The Nag’s Head, Wrexham
The Nag’s Head, Mount Street
A pub has stood on this site for many centuries, and parts of the building we see today could date back to the 17th or 18th century. In 1789 the licensee was a Mr Edisbury. The pub’s frontage was remodelled in Victorian times.
Like many taverns, The Nag’s Head brewed its own beer. From 1834 to 1874 the brewers were William and Thomas Rowlands. In 1847 a newspaper advert announced that “Rowland of the Nag’s Head” had erected a “monster wooden pavilion” for the forthcoming race days where he would sell his “usual splendid glass of Ale, the pure extract of Malt and Hops” along with wines and spirits.
In 1879 the small brewery was acquired by the Soames family, who expanded it into a major industry. The tall brick chimney behind the pub is a relic of that expansion. Later Border Breweries was based here until it was bought in 1984 by Marston’s, which still owns the Nag’s Head.
Inquests were sometimes held at the inn. In January 1873 the coroner examined the death of shoemaker’s daughter Jane Jones of Pentrefelin. She was three years old, and had been sitting by the fender when the kettle slipped from its position above the fire. She eventually died from the scalding injuries. In 1887 a verdict of death by natural causes was returned on Thomas Evans, 26, of Rhosrobin who had suffered a heart attacked while dancing at the Nag’s Head.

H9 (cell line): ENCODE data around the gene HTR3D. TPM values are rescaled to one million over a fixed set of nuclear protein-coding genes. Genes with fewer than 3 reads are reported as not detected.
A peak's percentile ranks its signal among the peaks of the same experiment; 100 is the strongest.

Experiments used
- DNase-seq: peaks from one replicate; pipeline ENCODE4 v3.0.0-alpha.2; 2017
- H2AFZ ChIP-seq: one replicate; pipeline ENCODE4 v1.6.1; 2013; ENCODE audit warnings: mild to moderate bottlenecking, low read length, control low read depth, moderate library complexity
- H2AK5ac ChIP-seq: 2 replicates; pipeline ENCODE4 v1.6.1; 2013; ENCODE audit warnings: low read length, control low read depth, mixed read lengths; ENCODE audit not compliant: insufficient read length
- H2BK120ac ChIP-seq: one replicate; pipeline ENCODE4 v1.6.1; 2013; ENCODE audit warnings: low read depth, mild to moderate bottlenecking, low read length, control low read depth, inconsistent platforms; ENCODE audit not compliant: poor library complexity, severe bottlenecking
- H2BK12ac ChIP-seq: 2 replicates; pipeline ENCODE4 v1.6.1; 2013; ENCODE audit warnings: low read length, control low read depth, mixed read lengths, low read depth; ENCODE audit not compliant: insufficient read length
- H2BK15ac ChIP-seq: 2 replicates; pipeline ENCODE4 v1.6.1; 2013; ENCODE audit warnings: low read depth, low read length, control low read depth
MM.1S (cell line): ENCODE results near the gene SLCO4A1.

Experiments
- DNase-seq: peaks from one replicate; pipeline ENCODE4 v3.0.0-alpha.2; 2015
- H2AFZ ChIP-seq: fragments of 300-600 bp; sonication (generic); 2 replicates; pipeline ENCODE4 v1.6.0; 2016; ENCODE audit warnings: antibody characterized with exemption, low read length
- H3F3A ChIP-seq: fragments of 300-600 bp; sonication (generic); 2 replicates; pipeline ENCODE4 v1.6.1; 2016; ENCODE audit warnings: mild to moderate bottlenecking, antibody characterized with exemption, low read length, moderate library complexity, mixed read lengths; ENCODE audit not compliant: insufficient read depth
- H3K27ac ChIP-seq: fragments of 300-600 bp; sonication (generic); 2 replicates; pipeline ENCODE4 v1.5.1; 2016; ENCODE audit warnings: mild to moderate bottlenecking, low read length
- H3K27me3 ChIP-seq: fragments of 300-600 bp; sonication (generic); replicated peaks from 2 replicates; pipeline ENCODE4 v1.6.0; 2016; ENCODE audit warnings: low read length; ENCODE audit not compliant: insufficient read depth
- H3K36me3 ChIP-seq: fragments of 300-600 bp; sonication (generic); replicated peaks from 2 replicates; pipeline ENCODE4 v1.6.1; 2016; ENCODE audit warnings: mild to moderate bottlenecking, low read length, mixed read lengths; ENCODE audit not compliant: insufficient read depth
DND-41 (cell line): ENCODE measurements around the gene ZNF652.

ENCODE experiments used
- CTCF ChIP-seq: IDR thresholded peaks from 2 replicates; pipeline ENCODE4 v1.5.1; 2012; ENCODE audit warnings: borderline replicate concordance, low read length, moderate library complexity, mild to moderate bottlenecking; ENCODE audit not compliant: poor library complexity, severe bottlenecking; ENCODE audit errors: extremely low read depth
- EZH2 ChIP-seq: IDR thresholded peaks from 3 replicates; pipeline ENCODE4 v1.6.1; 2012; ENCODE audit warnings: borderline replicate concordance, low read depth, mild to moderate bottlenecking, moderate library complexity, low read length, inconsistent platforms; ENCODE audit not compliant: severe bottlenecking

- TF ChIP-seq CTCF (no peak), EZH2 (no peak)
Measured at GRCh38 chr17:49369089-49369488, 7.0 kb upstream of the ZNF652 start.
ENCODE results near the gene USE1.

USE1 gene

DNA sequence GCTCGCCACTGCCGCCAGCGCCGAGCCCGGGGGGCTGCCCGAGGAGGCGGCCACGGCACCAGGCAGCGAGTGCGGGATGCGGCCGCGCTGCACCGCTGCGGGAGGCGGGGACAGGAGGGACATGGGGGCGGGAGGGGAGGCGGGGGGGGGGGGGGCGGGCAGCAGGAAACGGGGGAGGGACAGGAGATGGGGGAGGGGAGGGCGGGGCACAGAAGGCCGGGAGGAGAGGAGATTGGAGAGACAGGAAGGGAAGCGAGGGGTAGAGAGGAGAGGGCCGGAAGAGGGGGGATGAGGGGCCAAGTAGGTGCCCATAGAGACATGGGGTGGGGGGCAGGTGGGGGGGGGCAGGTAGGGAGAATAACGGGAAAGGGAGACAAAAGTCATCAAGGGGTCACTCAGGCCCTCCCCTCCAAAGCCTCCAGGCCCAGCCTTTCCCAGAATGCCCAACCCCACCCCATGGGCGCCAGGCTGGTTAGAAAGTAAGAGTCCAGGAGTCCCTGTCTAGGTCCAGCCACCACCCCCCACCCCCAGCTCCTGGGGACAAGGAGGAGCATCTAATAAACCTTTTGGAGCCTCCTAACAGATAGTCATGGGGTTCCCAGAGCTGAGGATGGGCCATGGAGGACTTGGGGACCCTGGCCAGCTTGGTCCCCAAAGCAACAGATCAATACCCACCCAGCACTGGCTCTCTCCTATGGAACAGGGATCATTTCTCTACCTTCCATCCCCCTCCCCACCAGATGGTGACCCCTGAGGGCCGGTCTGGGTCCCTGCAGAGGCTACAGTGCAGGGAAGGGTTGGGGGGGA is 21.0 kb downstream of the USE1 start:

A newspaper noted that an inquest was luckily avoided in 1884 after a fishing party was chased down by a bull. The anglers had taken a few refreshments at the Nag’s Head before walking to the river Dee at Ridley Wood. The bull leapt over a stile in "steeplechase fashion”. The more agile anglers fled, leaving “a rather stout gentleman” – a former Conservative election candidate – in peril. He was about to run into the river in desperation when the bull gave up the chase, for no apparent reason. The fishing party returned to the Nag’s Head to celebrate their escape “in the usual fashion”.
Postcode: LL13 8DW View Location Map